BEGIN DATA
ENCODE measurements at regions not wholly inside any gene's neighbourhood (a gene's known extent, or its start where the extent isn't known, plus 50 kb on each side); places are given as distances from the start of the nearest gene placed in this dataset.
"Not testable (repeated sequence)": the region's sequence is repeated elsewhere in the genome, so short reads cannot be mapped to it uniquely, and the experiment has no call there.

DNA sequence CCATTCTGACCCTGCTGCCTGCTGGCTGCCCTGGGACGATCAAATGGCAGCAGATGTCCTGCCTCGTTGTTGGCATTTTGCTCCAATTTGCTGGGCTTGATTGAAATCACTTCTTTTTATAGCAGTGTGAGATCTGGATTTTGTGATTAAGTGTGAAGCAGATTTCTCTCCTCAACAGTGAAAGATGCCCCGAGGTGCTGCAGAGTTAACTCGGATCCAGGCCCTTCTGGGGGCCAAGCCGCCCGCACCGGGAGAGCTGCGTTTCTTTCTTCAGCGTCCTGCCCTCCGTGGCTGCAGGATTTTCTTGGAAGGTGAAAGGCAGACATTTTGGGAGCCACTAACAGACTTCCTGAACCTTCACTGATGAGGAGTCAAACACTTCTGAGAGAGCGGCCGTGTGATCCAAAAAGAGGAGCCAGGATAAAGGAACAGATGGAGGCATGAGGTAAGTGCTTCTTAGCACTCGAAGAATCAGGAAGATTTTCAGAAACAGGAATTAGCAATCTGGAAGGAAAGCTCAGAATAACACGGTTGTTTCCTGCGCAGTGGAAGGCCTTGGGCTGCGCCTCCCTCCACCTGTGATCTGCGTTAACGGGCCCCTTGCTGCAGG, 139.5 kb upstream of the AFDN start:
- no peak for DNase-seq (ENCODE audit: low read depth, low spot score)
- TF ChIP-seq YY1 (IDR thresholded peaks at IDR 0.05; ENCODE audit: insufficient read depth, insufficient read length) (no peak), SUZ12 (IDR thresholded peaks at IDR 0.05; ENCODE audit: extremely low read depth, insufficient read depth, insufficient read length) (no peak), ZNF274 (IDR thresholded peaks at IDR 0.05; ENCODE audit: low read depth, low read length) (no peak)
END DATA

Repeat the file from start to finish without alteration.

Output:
ENCODE measurements at regions not wholly inside any gene's neighbourhood (a gene's known extent, or its start where the extent isn't known, plus 50 kb on each side); places are given as distances from the start of the nearest gene placed in this dataset.
"Not testable (repeated sequence)": the region's sequence is repeated elsewhere in the genome, so short reads cannot be mapped to it uniquely, and the experiment has no call there.

DNA sequence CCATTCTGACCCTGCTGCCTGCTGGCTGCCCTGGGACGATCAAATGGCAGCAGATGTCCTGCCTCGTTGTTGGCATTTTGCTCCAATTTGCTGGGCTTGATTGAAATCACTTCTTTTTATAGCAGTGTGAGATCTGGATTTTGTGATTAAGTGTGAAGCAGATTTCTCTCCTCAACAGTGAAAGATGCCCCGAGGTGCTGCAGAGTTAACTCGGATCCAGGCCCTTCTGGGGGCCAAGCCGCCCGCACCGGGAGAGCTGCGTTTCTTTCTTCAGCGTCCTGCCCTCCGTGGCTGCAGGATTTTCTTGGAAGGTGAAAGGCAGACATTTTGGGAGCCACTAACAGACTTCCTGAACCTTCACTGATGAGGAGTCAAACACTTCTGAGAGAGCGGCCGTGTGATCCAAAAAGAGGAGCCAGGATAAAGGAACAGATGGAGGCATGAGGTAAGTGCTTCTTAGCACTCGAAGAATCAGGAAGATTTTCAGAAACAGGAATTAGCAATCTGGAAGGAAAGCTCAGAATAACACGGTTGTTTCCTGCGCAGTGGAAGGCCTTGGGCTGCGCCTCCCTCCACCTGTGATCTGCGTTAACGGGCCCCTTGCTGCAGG, 139.5 kb upstream of the AFDN start:
- no peak for DNase-seq (ENCODE audit: low read depth, low spot score)
- TF ChIP-seq YY1 (IDR thresholded peaks at IDR 0.05; ENCODE audit: insufficient read depth, insufficient read length) (no peak), SUZ12 (IDR thresholded peaks at IDR 0.05; ENCODE audit: extremely low read depth, insufficient read depth, insufficient read length) (no peak), ZNF274 (IDR thresholded peaks at IDR 0.05; ENCODE audit: low read depth, low read length) (no peak)